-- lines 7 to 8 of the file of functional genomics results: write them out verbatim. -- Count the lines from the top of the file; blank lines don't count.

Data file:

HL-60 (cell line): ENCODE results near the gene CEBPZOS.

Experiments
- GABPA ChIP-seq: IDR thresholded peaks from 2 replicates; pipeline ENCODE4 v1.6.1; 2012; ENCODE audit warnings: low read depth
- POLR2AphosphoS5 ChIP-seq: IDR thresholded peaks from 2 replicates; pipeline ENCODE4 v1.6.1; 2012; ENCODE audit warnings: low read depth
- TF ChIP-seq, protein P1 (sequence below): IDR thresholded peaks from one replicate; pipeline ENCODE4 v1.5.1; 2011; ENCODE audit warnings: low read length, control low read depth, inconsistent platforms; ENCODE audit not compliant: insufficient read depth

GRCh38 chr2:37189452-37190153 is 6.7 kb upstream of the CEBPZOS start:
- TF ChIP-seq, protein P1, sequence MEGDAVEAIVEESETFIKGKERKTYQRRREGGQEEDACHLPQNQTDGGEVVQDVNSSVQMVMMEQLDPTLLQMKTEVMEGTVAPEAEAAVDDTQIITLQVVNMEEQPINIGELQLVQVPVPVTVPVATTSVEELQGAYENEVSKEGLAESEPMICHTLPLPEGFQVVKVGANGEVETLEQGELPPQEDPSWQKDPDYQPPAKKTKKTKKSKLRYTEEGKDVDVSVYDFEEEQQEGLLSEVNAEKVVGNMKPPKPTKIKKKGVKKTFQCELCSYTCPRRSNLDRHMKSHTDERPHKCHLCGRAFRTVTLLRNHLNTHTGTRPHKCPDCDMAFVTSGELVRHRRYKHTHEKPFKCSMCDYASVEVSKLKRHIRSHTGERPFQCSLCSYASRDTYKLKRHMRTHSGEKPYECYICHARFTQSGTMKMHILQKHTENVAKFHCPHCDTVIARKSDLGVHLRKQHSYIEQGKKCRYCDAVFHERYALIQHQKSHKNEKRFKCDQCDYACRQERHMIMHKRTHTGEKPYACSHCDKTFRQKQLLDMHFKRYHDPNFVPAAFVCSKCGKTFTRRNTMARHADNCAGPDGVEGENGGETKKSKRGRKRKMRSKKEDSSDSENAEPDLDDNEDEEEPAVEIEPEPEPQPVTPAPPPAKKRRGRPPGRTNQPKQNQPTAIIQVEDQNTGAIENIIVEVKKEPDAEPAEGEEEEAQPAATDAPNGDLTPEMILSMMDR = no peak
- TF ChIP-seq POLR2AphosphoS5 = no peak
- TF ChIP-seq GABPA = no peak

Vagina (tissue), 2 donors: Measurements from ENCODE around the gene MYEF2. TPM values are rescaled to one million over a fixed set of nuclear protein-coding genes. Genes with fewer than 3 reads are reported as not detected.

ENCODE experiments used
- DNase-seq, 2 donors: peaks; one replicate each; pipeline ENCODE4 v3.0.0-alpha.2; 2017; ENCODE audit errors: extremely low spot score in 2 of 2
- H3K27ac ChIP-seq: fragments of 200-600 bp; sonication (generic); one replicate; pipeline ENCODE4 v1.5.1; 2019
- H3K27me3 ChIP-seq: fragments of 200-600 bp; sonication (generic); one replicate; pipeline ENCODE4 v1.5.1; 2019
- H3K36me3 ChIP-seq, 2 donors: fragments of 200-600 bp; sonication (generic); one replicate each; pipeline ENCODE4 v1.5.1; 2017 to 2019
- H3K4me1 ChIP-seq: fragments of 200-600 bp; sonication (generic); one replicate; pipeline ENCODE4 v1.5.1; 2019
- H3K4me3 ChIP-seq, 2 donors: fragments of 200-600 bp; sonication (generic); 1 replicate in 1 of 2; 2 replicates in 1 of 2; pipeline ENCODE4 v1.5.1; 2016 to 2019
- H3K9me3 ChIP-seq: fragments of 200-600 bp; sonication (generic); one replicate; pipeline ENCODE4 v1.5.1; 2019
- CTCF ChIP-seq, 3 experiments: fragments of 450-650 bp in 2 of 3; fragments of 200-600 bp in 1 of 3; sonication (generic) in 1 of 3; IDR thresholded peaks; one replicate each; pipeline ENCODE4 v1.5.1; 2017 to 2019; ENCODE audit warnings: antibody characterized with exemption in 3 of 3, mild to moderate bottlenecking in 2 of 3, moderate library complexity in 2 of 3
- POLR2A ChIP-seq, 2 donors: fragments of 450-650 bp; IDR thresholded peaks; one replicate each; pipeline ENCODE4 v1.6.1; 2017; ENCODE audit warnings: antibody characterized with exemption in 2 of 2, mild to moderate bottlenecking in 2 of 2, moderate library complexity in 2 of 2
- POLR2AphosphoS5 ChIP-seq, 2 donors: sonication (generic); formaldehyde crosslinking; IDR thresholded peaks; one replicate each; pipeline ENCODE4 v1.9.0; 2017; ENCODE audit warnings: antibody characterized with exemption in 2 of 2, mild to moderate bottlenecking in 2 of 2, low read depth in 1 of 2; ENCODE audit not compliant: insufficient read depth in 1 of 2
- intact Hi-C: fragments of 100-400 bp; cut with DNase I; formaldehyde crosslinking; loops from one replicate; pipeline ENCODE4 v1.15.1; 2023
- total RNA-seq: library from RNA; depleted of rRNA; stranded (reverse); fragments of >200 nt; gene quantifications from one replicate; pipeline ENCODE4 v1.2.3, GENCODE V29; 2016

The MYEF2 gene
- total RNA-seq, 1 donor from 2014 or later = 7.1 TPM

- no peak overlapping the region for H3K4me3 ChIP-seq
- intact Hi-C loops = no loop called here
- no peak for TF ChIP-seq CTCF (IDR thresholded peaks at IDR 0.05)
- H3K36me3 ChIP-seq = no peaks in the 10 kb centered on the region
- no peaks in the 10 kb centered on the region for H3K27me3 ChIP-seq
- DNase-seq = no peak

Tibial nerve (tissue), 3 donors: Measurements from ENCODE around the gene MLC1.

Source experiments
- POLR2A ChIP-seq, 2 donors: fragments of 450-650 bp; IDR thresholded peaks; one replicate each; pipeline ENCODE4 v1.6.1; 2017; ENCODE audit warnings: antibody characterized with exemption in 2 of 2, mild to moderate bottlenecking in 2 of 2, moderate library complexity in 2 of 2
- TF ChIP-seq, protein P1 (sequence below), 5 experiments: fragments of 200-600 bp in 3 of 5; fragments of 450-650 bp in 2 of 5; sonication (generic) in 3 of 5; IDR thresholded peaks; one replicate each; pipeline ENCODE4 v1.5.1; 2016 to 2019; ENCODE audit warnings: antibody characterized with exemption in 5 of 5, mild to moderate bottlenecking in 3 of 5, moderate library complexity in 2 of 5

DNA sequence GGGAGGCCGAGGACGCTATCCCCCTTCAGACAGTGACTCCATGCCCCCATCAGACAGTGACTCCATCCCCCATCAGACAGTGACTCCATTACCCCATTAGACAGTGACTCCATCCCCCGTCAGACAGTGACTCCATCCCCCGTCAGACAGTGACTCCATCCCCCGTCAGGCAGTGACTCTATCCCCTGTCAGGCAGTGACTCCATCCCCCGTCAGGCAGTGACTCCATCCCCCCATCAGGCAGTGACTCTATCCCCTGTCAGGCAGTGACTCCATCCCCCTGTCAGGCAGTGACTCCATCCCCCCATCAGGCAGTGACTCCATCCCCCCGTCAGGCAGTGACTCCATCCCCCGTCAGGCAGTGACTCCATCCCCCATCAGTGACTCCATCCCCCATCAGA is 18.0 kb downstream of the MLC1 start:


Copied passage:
- TF ChIP-seq, protein P1, sequence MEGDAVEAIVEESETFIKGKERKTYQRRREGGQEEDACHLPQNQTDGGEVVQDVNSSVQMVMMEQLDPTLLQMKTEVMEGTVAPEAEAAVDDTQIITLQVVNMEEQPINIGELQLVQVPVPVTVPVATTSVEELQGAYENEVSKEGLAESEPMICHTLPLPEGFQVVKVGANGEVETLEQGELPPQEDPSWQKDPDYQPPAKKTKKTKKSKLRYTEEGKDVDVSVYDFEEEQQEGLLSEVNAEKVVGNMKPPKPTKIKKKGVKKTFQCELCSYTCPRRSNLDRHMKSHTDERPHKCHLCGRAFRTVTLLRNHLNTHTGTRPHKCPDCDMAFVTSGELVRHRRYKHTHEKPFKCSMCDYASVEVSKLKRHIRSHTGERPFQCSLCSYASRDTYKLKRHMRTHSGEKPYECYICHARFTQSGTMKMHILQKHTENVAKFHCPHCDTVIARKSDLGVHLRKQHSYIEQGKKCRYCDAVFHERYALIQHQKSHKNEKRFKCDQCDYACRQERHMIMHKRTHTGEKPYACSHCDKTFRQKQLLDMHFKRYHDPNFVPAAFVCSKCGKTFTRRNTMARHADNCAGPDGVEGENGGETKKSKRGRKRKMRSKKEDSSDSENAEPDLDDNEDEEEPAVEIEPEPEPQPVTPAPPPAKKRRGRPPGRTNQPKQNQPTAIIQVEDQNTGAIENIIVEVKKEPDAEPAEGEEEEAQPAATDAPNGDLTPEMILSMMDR = no peak
- TF ChIP-seq POLR2AphosphoS5 = no peak